POL6014 is a novel, potent and selective NE inhibitor. It is a macrocycle based on the Protein Epitope Mimetic technology (proprietary of Polyphor Ltd). POL6014 is an orally inhaled, investigational compound that can be administered as a nebulized drug via the Pari eFlow® system. Pre-clinical data provided evidence that POL6014 potently and selectively inhibits NE in enzymatic assays and reduces neutrophils as well as inflammatory markers in animal models of neutrophilic inflammation. Additionally, POL6014 inhibited NE in ex-vivo bronchoalveolar lavage and sputum specimens of patients with CF [
]. Toxicology studies performed in rats and non-human primates at micromolar exposures showed excellent safety and tolerability. Consequently, first-in-human studies with POL6014 were initiated as single ascending (inhalational) dose studies, first in healthy volunteers (HV) and then in subjects with CF.
- Lacey N.
- Lavelle G.
- Flinn K.
- Hawkins P.
- Gargoum F.
- Dunlea D.
- et al.
A novel neutrophil elastase inhibitor, POL6014, for therapeutic potential in cystic fibrosis and airways disease characterised by neutrophil-dominated inflammation.
in: 30th annu. North Am. cyst. fibros. conf. 2016: S95https://doi.org/10.1002/ppul.23576
Here we present the safety and pharmacokinetic data of both Single Ascending Dose (SAD) studies.
2. Materials and methods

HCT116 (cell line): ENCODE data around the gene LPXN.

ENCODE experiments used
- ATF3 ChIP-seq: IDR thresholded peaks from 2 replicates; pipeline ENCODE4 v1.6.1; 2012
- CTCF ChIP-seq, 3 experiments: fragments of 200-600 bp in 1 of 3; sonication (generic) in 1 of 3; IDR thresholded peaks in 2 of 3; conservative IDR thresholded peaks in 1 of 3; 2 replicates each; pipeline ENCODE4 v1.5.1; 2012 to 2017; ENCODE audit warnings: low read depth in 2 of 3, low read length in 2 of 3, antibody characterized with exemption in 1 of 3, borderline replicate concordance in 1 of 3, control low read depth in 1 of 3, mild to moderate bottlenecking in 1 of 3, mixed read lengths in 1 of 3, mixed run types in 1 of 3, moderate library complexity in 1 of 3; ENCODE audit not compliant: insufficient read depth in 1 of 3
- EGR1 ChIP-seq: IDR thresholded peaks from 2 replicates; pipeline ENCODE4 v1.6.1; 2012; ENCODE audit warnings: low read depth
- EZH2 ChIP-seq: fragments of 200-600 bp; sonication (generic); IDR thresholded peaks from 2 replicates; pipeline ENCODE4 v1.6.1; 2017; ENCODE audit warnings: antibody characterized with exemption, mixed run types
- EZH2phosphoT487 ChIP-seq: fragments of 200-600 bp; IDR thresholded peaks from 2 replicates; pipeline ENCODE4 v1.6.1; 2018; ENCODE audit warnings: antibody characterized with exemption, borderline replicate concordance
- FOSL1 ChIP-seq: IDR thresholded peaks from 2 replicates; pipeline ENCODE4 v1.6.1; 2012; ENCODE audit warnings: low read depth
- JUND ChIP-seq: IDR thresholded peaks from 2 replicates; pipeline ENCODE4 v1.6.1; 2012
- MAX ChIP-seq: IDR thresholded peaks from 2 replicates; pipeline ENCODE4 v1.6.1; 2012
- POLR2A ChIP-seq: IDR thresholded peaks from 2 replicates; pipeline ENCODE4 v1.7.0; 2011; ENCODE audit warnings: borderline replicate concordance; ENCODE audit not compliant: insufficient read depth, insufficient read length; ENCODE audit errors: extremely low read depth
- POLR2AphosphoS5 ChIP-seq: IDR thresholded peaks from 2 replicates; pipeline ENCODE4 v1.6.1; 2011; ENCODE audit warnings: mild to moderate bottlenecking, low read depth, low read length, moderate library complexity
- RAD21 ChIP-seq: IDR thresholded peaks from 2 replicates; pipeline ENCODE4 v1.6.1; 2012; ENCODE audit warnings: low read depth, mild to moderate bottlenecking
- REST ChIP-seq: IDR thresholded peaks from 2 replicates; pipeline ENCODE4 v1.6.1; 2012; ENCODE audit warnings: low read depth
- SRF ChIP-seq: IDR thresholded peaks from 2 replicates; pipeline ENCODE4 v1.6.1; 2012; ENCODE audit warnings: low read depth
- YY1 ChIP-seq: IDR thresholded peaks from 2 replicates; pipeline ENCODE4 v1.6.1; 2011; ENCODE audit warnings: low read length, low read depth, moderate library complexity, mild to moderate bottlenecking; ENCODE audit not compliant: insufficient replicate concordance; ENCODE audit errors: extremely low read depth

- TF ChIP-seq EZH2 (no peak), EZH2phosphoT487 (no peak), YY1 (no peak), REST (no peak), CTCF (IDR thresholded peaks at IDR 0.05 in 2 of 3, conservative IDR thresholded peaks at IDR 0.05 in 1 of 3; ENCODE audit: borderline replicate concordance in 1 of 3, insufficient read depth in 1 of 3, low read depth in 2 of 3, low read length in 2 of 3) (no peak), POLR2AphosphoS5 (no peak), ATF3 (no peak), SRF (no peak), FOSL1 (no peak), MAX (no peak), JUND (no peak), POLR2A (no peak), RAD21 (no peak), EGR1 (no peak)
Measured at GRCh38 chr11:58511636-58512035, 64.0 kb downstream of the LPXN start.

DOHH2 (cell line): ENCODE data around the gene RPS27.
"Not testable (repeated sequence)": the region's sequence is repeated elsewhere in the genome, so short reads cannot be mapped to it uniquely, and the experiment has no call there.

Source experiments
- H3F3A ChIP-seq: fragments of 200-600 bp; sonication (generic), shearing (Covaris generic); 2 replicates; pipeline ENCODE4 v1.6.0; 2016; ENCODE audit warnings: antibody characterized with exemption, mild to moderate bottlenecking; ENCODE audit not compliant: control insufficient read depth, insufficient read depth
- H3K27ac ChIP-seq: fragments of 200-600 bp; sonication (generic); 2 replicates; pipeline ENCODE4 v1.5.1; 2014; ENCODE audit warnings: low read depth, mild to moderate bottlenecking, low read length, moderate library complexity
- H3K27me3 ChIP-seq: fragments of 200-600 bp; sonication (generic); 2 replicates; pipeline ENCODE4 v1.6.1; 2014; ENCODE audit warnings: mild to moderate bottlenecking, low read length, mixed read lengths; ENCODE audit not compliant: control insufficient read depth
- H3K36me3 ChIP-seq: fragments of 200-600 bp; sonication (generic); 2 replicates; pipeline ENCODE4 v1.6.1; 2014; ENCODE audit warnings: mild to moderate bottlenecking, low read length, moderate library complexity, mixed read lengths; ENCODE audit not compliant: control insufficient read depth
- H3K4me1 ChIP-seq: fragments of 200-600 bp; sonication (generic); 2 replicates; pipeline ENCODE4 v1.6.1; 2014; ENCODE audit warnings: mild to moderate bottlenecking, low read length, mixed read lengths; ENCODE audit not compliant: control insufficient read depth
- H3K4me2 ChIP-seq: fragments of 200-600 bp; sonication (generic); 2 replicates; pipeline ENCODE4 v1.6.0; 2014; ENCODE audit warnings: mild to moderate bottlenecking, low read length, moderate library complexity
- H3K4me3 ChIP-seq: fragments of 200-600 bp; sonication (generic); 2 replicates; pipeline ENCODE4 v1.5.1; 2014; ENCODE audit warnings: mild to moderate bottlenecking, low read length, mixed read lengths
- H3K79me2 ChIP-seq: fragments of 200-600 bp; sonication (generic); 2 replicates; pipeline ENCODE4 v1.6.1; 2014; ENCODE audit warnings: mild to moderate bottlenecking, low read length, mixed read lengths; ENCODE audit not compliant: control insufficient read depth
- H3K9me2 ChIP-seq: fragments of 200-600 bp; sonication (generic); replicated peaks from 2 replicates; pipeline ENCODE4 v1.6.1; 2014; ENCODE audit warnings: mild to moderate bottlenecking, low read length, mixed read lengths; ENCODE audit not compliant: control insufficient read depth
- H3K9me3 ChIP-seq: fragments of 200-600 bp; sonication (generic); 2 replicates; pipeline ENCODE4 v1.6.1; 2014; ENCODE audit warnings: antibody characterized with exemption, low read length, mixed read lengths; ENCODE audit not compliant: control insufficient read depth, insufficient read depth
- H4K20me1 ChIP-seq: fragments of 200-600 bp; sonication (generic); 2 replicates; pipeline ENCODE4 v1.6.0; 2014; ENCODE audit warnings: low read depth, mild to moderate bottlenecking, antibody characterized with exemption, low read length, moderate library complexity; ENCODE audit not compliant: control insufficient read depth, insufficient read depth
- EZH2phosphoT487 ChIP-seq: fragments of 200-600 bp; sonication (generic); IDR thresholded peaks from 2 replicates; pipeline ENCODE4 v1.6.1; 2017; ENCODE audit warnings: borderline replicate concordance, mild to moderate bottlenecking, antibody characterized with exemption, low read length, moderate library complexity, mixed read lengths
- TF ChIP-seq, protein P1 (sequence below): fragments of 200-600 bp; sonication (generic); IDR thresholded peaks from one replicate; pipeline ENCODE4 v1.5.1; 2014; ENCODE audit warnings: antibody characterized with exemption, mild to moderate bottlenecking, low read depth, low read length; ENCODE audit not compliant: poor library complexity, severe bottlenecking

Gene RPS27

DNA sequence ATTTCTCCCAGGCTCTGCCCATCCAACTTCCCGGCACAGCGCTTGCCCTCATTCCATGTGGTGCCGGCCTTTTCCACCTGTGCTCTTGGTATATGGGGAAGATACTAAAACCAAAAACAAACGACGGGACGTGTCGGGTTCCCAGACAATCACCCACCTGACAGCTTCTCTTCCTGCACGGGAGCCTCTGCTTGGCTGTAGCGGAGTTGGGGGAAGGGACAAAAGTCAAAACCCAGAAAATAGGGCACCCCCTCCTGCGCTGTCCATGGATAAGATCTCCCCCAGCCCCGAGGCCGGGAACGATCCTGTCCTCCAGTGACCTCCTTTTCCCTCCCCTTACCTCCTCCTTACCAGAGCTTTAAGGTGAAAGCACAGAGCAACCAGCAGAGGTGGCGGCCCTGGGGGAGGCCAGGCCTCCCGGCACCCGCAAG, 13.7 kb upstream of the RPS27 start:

POL6014 was manufactured by Solid Phase Peptide Synthesis by Bachem (Bubendorf, Switzerland). Before administration, POL6014 stock solution (80 mg/mL) was diluted with 0.5% saline solution, the same diluent as placebo. The administered volume was 4 mL for doses up to 320 mg, 6 mL for the 480 mg dose, and 12 mL for the 960 mg dose. Study medication was inhaled using an eFlow® nebuliser handset (Pari Pharma GmbH, Gräfelfing, Germany). In vivo, three major metabolites designated M9, M18, and M20 are produced from POL6014. To quantify metabolite content in clinical samples, reference peptides as well as their deuterated isoforms were synthesized by Polyphor Ltd. (Allschwil, Switzerland).
2.2.1 Study design
Both HV and CF SAD studies were single centre, randomised, double-blind, placebo-controlled, parallel-group studies with 8 subjects per dose randomly allocated to POL6014 or placebo in a 3:1 fashion. In the HV study, the following doses were investigated: 20, 60, 120, 240, 480 and 960 mg; in the CF study, patients received single ascending doses of 80, 160 and 320 mg.
2.2.2 Safety measurements, blood and urine collection
Safety measurements, as well as plasma and urine sample collections were performed at different time points during the 24 h following inhalation for pharmacokinetic (PK) assessment. Escalation to the next dose was executed after evaluation of all safety and PK data of the preceding dose level by a dedicated safety evaluation team.
2.2.3 Sputum collection and processing
In subjects with CF, spontaneous sputum collection was performed pre-dose, within the first hour, 3 h and 24 h after inhalation of POL6014 or placebo. Sputum was collected after the subjects had rinsed their mouths to remove saliva and solid particles. Sputum was collected in Petri dishes and put on ice immediately. For further processing details, see Appendix 1, Online Supplementary Material.